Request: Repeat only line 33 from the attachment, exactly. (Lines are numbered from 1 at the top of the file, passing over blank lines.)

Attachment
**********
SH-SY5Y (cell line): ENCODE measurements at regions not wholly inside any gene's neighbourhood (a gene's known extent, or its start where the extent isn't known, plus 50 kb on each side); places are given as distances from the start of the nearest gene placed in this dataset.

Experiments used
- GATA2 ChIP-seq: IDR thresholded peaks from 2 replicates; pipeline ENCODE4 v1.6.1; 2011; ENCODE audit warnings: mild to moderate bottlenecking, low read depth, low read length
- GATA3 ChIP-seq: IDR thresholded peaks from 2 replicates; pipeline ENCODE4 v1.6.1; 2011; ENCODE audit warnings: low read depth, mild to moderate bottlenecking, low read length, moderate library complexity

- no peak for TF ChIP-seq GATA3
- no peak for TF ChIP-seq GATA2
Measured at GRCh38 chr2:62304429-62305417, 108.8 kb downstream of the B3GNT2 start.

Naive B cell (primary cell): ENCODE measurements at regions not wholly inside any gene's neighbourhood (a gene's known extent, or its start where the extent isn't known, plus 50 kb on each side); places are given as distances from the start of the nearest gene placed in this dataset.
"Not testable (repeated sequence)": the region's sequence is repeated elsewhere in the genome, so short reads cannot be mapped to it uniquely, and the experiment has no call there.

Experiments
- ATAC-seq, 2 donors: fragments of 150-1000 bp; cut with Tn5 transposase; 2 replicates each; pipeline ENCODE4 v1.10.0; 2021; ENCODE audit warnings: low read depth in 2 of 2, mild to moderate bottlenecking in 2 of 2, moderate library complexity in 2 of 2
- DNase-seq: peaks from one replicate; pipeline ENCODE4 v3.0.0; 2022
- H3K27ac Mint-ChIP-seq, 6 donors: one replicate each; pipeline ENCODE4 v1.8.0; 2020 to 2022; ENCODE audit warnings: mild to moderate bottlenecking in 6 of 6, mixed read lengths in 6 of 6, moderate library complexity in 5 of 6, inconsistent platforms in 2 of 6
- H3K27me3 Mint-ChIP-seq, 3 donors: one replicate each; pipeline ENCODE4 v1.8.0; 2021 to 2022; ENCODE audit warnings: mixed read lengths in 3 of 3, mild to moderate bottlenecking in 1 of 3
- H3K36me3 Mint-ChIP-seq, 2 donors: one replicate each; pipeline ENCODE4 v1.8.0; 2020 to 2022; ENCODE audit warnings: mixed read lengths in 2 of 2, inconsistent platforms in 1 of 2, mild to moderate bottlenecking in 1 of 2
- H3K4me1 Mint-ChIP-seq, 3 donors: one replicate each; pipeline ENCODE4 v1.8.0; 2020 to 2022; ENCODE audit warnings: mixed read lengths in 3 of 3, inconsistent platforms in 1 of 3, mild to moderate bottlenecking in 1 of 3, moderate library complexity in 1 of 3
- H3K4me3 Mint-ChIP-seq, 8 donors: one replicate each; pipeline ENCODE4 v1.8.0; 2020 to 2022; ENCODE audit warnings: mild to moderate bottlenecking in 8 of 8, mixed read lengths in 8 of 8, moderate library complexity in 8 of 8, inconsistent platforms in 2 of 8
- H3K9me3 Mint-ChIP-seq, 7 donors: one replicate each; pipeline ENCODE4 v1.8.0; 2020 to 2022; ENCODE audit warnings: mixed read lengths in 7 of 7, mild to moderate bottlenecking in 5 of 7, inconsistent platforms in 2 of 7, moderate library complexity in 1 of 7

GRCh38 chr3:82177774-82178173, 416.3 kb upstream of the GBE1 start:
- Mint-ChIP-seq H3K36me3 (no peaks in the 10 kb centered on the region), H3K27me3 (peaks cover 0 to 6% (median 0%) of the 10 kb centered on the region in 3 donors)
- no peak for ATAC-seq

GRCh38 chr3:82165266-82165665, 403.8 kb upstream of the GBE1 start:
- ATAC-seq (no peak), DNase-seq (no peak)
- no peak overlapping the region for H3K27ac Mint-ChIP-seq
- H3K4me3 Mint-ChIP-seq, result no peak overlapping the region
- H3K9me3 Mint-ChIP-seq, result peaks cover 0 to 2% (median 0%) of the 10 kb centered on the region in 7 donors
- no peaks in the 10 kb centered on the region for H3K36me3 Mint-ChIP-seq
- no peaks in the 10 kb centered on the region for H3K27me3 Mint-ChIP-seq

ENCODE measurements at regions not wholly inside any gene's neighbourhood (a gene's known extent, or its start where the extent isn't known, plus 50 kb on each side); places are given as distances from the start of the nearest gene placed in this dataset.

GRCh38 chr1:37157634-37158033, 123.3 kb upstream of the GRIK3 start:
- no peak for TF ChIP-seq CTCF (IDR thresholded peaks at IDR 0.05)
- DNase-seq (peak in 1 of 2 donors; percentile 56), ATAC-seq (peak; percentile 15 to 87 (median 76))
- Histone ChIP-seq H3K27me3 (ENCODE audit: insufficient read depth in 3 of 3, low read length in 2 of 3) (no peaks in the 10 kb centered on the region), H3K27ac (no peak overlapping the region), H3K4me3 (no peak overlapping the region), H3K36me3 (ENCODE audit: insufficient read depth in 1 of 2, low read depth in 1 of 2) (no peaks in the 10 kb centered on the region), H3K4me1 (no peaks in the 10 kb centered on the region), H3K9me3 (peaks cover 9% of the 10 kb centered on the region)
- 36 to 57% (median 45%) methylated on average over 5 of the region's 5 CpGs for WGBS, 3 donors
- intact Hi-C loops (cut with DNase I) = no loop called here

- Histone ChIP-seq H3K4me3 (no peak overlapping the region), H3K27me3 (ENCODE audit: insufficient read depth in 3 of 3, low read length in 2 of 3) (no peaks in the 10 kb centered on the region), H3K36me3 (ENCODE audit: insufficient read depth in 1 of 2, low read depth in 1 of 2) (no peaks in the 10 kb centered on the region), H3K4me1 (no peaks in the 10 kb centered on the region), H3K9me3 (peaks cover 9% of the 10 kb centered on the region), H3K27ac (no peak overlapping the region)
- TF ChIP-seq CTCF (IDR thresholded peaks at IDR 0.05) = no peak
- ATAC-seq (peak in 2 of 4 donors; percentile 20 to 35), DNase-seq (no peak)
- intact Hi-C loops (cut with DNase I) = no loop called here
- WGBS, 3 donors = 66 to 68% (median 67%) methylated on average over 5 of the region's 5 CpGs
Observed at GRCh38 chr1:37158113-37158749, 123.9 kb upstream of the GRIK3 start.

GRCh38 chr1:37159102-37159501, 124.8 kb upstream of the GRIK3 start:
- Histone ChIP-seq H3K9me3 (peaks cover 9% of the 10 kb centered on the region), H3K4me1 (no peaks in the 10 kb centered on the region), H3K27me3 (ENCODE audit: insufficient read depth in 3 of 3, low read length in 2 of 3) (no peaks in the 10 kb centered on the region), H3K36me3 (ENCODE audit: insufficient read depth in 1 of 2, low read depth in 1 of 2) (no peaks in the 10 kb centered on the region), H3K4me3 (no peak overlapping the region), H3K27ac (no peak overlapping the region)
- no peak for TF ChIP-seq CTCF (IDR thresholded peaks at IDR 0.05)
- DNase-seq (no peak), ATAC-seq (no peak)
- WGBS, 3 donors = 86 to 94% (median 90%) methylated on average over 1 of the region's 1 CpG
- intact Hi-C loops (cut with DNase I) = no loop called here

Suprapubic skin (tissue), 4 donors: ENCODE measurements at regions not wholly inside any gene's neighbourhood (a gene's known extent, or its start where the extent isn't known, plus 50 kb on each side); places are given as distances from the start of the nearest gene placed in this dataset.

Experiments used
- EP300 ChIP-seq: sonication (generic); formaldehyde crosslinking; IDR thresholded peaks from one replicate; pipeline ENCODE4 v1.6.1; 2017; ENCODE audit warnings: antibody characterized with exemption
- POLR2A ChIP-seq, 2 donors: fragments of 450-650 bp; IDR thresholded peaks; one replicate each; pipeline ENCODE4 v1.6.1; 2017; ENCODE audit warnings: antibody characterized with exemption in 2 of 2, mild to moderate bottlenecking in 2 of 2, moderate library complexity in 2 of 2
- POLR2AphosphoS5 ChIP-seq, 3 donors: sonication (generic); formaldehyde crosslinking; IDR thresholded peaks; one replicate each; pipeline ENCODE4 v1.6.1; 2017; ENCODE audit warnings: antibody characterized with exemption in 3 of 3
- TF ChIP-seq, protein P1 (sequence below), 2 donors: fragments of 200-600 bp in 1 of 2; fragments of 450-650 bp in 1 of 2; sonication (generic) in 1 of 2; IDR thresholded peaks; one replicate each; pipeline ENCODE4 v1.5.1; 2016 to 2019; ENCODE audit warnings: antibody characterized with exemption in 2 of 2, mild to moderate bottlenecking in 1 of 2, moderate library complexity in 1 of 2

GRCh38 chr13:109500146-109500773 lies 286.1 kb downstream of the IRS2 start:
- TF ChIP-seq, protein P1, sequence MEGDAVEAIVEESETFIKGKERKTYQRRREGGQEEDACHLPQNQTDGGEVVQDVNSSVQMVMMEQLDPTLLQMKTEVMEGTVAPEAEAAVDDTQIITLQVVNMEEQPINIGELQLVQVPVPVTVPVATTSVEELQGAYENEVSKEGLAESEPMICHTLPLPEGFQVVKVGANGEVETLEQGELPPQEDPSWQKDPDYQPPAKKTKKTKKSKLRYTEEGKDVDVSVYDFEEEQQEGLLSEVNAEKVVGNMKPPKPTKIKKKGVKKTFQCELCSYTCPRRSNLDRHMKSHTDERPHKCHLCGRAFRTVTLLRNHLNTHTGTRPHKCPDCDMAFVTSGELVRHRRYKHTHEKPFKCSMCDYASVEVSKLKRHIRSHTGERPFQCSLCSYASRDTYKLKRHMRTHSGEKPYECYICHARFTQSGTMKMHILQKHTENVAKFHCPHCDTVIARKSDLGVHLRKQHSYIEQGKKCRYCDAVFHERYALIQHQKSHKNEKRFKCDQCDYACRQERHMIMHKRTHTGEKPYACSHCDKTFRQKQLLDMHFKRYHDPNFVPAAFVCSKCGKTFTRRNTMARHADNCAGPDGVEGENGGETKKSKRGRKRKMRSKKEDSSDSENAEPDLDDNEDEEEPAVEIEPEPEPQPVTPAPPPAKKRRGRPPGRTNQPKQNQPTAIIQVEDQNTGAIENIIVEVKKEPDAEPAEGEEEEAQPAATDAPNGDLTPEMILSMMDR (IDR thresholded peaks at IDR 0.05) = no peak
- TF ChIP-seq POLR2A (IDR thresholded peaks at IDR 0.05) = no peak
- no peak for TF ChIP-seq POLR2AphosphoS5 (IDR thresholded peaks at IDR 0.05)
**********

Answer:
- Histone ChIP-seq H3K27me3 (ENCODE audit: insufficient read depth in 3 of 3, low read length in 2 of 3) (no peaks in the 10 kb centered on the region), H3K27ac (no peak overlapping the region), H3K4me3 (no peak overlapping the region), H3K36me3 (ENCODE audit: insufficient read depth in 1 of 2, low read depth in 1 of 2) (no peaks in the 10 kb centered on the region), H3K4me1 (no peaks in the 10 kb centered on the region), H3K9me3 (peaks cover 9% of the 10 kb centered on the region)